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In the Garden

Saturday, 16 January, 2016

If you’re looking for a more down-to-earth alternative to the mystical verse of W.B. Yeats, the poetry of Thomas Hardy is recommended. This work is dedicated to the memory of “Her towards whom it made”. The garden, that is.

In the Garden

We waited for the sun
To break its cloudy prison
(For day was not yet done,
And night still unbegun)
Leaning by the dial.

After many a trial –
We all silent there –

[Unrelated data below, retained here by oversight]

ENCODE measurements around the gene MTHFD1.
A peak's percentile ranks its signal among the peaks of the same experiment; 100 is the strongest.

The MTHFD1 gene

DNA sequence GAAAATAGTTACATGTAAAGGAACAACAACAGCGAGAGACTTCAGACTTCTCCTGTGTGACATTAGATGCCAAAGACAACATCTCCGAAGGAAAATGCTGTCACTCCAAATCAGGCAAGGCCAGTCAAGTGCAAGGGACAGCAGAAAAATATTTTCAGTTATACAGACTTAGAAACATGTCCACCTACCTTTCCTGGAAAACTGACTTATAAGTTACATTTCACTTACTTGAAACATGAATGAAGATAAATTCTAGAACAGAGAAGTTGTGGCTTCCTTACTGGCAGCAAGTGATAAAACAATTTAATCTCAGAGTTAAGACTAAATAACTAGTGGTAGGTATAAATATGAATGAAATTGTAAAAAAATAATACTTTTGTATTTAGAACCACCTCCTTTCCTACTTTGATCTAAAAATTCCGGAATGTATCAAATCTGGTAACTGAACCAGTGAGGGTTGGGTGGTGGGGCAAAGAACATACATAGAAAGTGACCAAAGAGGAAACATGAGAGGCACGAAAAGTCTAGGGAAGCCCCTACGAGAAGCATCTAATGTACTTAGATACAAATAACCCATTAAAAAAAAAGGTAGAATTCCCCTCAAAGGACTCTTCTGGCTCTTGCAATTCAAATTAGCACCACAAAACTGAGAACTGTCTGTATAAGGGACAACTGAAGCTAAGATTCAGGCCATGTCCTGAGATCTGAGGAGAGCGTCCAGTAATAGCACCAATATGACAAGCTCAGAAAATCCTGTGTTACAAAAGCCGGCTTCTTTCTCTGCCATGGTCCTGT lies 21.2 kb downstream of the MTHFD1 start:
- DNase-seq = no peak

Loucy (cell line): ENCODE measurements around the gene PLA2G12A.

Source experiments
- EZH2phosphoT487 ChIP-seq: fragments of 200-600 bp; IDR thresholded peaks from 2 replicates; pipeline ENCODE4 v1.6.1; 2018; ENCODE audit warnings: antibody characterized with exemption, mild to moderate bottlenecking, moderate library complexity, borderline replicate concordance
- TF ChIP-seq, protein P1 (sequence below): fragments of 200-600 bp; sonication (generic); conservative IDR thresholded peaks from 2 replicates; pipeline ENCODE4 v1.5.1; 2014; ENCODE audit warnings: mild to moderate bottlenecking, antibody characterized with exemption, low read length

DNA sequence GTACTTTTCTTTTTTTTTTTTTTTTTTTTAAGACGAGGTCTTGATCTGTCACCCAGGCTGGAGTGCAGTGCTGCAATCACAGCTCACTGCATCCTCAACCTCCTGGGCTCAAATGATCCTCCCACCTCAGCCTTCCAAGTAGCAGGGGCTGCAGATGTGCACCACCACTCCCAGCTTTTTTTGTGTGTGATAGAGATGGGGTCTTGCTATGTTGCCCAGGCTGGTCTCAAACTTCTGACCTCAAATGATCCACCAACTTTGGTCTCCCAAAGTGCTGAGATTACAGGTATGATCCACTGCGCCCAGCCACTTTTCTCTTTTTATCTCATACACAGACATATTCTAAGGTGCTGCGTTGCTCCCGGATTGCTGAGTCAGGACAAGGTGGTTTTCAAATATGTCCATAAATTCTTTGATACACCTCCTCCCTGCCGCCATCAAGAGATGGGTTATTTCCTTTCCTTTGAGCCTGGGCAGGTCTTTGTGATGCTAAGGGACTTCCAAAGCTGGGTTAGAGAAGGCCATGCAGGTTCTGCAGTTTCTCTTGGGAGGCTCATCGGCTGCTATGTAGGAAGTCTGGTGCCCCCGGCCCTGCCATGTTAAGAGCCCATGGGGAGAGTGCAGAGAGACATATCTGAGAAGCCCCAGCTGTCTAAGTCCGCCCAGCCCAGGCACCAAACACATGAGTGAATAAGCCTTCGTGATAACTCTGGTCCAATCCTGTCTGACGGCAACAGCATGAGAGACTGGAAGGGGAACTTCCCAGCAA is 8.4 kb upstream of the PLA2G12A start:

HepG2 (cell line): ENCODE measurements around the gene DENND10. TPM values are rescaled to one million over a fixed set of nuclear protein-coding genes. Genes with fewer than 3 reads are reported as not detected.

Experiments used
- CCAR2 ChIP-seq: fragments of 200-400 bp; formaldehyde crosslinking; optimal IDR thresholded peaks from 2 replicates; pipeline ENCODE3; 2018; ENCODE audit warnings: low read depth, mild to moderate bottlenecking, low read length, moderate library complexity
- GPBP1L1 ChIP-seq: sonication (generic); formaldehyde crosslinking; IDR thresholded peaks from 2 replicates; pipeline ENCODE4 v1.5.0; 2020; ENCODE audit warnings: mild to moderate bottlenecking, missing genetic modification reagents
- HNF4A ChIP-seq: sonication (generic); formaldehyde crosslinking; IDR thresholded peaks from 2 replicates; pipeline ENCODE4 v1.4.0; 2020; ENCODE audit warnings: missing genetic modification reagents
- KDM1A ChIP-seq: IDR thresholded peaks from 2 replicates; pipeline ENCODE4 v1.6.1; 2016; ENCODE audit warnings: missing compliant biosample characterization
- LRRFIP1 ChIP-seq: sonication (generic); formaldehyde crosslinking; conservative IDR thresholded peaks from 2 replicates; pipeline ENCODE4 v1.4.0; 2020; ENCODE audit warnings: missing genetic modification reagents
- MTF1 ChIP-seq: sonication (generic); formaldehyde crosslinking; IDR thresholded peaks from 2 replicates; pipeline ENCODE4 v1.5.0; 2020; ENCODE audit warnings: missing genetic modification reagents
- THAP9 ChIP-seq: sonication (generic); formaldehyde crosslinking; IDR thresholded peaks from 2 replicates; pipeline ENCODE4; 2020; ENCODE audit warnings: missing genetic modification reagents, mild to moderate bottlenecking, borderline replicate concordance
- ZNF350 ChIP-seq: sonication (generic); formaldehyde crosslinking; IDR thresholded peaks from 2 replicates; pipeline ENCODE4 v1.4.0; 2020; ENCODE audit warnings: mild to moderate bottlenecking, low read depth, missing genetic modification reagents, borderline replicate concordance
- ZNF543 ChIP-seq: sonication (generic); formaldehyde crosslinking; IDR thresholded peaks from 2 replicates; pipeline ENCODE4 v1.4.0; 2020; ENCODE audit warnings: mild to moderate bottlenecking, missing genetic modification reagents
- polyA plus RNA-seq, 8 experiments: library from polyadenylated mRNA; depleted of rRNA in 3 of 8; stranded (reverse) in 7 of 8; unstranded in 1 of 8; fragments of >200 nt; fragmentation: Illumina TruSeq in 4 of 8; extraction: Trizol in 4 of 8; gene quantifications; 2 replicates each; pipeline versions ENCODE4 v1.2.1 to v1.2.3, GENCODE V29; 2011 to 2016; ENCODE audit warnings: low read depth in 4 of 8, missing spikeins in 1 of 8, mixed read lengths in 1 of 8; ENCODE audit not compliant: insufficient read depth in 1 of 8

It burst as new-arisen,
Throwing a shade to where
Time travelled at that minute.

Little saw we in it,
But this much I know,
Of lookers on that shade,
Her towards whom it made
Soonest had to go.

Thomas Hardy

The son of a stonemason, Thomas Hardy was born in Dorset on 2 June 1840. His novels, Tess of the D’Urbervilles (1891) and Jude the Obscure (1895), which are considered classics today, received negative reviews on publication and Hardy was criticized for being preoccupied with sex. Some booksellers sold Jude the Obscure in brown paper bags, and the Bishop of Wakefield, Walsham How, is reputed to have burnt his copy. Distressed by this, Hardy turned to poetry. He died on 11 January 1928.

In the garden


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